The Right Stuff
by Paul Hughes & Don Worthington
For many of us, adventure consists of getting away in our snowmobile for an afternoon in the Pemberton Ice Fields. The vastness of the landscape and its remoteness from anything resembling civilization gives us the illusion of being away from it all, of being alone. We are explorers charting new territory.
Photo - The Dempster Highway to Heaven.
But illusions are transitory and have a way of clouding our perception. After all, Vancouver is only a couple of hours away on the Sea-to-Sky Highway from the Ice Fields. Squamish is only a few minutes away by helicopter. Whistler even less.
Don Worthington enjoys sledding in BC’s Pemberton Ice Fields. And in the shadow of Mount Garibaldi . He has a chalet on Brohm Ridge, just below the Garibaldi Peaks, that he has spent the last thirty years or so transforming into a snowmobiler’s paradise. Hot Tub. Television. Rock fireplace. Wood stove. Running water. Generator. All the comforts of home, you might say, without the hustle and bustle.
So why would he suddenly take it into his head to leave this Eden, load his snowmobile on the back of his pickup and head for Inuvik in the North West Territories to make a trip to the remote community of Paulatuk – a distance of some 748kms? Did I mention that this snowmobile trip had only been done once before? Or that Don chose to go in March when the temperature would dip to bone chilling depths?
The answers to that question are anything but simple. There are as many layers to Don as there are sheets of ice on the Arctic Pack. But, in the interest of time, we shall delve only into: the fulfillment of a lifetime dream and the chance to rise to a challenge.
Don is now sixty-two years old. For much of his life he has worked for Westech, a division of BC Hydro. A good job. Secure. Well paying.
A different king of challenge was needed, now it was time to get out there and follow his heart… (a little hokey any ideas here ????.. phuck the world, live dangerously, closest to death closer to life ???).
When he was a young man, Don worked in the North for the Department of Transport, Meteorological Division. This job was exciting, and Don excelled at it. For reasons that are too involved to go into, he was forced to leave a land he grew to love. He moved to Vancouver, married, had a child and became burdened with responsibilities that only a job at BC Hydro could relieve.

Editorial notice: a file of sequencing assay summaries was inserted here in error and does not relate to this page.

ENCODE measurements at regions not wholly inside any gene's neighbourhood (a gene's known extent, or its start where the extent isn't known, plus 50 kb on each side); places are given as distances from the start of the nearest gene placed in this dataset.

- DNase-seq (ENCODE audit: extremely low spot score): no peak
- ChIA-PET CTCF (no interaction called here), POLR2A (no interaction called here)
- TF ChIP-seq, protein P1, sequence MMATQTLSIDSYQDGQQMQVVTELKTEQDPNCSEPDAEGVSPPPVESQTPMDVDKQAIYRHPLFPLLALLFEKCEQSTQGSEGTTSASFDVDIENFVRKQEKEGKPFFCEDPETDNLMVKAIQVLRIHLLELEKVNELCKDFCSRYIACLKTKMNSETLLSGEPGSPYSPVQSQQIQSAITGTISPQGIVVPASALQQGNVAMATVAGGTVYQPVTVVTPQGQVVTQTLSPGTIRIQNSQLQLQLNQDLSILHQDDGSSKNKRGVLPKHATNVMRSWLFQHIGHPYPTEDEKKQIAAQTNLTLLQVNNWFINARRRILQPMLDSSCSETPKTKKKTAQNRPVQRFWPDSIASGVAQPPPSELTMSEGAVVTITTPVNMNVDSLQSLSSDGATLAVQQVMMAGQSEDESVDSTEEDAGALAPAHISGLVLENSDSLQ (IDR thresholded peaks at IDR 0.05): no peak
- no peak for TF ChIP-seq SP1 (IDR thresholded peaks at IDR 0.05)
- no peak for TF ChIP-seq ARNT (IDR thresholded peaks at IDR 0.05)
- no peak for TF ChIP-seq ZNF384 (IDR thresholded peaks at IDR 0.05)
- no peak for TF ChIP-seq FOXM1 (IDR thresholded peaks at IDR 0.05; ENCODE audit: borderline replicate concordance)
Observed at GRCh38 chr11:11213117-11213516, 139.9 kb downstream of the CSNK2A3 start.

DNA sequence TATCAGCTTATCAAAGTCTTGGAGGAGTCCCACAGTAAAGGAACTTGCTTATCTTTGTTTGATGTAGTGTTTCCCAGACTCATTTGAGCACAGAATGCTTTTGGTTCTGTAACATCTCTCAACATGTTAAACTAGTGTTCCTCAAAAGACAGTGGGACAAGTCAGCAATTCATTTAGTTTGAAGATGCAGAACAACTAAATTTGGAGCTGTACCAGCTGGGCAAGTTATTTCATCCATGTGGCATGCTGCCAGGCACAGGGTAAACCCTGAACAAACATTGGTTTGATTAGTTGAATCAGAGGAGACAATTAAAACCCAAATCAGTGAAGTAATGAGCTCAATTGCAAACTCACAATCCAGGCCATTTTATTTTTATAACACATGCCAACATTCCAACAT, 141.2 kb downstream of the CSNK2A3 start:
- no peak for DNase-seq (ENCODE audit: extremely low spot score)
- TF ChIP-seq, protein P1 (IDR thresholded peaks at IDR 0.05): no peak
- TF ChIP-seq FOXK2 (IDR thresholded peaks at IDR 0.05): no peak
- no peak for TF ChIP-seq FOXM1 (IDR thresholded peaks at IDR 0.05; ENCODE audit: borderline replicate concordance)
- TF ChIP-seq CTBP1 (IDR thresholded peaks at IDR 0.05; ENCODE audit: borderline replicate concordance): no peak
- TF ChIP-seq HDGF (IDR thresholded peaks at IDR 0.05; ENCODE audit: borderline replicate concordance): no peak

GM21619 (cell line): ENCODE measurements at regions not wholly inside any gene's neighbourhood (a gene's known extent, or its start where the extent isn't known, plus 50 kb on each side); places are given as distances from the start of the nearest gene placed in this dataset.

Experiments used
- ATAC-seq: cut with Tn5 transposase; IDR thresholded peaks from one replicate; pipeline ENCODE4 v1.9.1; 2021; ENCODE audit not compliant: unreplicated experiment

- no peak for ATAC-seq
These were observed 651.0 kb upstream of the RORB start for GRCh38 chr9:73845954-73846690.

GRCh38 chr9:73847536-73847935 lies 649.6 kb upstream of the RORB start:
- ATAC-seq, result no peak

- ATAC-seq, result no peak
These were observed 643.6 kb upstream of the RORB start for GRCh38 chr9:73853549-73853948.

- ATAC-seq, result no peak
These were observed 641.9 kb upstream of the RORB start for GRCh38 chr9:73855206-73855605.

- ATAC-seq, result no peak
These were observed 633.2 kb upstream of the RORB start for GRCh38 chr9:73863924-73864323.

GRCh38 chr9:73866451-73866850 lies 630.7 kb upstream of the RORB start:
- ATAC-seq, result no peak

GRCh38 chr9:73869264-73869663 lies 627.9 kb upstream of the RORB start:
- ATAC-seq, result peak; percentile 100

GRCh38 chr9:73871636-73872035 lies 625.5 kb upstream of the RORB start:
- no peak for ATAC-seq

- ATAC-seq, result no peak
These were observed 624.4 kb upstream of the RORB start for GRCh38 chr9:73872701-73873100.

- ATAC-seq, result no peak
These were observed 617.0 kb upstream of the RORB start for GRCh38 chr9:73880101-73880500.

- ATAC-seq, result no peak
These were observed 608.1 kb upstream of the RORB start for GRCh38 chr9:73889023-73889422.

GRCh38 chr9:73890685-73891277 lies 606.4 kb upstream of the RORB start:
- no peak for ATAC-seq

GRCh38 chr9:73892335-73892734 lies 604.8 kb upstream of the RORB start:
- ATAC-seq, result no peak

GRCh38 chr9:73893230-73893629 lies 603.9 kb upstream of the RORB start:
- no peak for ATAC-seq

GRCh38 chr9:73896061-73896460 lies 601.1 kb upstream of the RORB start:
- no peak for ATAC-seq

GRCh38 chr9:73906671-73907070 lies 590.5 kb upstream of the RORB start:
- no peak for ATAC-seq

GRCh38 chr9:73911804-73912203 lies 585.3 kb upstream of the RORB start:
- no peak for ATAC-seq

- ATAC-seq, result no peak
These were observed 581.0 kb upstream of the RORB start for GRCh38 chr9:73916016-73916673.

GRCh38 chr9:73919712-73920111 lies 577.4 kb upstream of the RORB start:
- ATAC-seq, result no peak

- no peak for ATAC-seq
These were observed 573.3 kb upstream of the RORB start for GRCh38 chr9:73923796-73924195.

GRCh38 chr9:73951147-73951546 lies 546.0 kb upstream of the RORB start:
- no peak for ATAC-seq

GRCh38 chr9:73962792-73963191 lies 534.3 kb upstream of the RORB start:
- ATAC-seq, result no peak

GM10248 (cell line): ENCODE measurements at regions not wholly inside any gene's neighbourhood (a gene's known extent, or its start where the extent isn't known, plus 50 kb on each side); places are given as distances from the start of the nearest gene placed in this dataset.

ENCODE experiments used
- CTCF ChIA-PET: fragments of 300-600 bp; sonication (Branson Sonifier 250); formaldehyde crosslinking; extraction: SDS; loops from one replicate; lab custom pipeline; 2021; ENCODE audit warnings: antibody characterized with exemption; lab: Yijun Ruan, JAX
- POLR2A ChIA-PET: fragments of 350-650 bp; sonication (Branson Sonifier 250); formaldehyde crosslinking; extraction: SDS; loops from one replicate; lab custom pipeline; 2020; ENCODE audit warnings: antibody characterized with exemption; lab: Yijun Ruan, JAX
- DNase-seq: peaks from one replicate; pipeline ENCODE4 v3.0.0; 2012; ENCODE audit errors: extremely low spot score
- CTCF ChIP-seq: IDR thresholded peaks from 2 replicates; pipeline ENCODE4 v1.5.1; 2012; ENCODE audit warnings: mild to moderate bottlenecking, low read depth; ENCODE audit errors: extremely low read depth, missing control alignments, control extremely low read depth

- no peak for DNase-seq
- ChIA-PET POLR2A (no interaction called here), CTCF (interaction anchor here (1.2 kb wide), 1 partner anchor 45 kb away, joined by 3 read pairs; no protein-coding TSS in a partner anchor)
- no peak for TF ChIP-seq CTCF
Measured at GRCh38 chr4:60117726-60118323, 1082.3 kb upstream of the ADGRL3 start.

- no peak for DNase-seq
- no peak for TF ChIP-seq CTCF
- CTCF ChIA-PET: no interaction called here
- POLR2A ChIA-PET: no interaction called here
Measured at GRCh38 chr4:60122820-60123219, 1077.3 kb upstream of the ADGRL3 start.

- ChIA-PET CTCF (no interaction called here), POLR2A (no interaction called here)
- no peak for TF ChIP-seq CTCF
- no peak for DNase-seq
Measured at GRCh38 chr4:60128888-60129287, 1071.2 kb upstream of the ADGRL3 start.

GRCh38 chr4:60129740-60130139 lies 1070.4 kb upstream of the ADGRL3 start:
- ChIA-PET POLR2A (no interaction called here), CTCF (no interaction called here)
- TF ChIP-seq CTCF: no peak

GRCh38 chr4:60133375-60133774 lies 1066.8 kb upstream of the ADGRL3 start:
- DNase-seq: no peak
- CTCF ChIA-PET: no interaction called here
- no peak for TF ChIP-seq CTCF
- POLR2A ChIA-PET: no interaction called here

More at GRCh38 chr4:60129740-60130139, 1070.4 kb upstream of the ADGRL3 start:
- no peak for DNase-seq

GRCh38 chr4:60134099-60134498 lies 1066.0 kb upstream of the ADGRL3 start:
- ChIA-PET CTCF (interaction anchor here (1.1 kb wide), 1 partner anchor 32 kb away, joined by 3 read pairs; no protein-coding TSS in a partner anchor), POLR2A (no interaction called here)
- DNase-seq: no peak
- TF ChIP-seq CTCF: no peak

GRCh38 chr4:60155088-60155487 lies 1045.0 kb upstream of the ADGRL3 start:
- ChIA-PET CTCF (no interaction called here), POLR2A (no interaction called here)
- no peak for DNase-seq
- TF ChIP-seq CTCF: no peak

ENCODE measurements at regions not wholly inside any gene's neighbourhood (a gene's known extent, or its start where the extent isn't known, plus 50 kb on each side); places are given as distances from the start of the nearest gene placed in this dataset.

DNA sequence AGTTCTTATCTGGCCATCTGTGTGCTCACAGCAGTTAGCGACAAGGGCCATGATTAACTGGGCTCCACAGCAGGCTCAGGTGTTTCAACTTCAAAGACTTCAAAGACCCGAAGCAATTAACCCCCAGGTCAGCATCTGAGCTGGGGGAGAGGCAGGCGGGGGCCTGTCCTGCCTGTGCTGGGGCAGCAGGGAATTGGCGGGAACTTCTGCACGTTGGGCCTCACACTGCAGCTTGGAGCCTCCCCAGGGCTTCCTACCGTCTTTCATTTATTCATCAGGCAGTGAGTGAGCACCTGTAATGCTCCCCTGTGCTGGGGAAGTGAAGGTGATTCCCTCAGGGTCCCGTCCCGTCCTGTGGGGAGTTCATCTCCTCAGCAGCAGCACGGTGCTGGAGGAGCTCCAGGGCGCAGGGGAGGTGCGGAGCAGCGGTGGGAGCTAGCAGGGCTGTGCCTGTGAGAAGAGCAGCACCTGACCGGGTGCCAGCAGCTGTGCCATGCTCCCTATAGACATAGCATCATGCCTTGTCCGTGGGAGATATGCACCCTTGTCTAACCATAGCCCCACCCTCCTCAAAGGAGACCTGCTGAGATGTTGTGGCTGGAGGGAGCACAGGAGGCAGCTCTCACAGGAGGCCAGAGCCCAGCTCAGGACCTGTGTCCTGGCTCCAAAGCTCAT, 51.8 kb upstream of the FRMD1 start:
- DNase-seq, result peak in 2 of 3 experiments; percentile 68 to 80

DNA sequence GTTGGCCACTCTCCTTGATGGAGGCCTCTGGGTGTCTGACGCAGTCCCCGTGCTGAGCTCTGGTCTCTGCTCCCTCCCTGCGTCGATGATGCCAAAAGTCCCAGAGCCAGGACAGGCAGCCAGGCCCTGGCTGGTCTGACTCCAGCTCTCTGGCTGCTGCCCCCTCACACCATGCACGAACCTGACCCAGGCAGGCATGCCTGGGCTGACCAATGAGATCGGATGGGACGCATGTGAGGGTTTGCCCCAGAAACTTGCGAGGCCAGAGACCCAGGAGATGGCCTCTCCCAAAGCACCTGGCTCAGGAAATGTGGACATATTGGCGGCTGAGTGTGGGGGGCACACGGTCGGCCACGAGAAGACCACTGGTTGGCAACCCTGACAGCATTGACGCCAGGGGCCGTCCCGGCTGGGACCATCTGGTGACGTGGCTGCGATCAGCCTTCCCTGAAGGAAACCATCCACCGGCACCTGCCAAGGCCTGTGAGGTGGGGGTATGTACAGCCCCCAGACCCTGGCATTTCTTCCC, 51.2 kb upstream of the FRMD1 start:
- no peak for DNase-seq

Forty years later, though, the north was still in his blood and he dreamed of making a trip there and at the same time burst the bubble of monotony.
A few emails and at least a dozen phone calls later, Don had made up his mind to do the Inuvik-Paulatuk trip.
Don’s first contact was Julian Tomlinson, who holds a Master’s Degree in Northern Studies from the University of Fairbanks. Julian lives in the North and loves it as much as Don does. No stranger to challenges, Tomlinson led a snowmobile expedition to the North Pole in 2002. Julian put Don in touch with Gary Reidford, co-owner of Bekere Lake Lodge along with Jonah Nakimayak, located on the southern edge of the Barrens ninety miles from Paulatuk. Jonah and Gary wanted to break away from the usual guided hunting trips they offered to their guests and branch out into something a bit more extreme. Jonah could offer his expertise both as an Inuvaluit intimately connected with the land and as an experienced head guide. Sledding from Inuvik to Paulatuk seemed just the ticket. And Don would be the perfect guinea pig.
After meticulous and detailed planning – such a trip was obviously not going to be a weekend at Camp Howdy – Don was ready to go.
On March 25th, Don and two Inuvaluit guides, Jonah Nakimayak the senior lead guide, Reidford’s partner in the Bekere Lake Lodge and Ruben Green another hunting guide from Paulatuk, left Inuvik along with Julian Tomlinson who would accompany the adventurers for the first leg of the trip.
Photo – Bekere Lake Lodge south of Paulatuk, beginning of Barrens.
Thanks to Paulatuk RCMP Const. Ron Rose.
After passing the reindeer station on the East Channel of the Mackenzie river, they ascended to the crest of a hill and burst through to the barrens. That first sight of the barrens was a momentous moment for Don. A vast treeless landscape of snow and ice beneath vault of the northern sky, the Barrens make an impressive display. To see them for the first time in forty years took Don’s breath away.
It was not to be the only unforgettable experience that day. As the sun dipped beneath the horizon and darkness settled on the land like a hard fist, the temperature began to drop. And drop. And drop. By the time the three men set up camp that first night, it had sunk to -47 degrees. In temperatures this extreme, exposed skin freezes almost immediately and the danger of frostbite is a constant threat.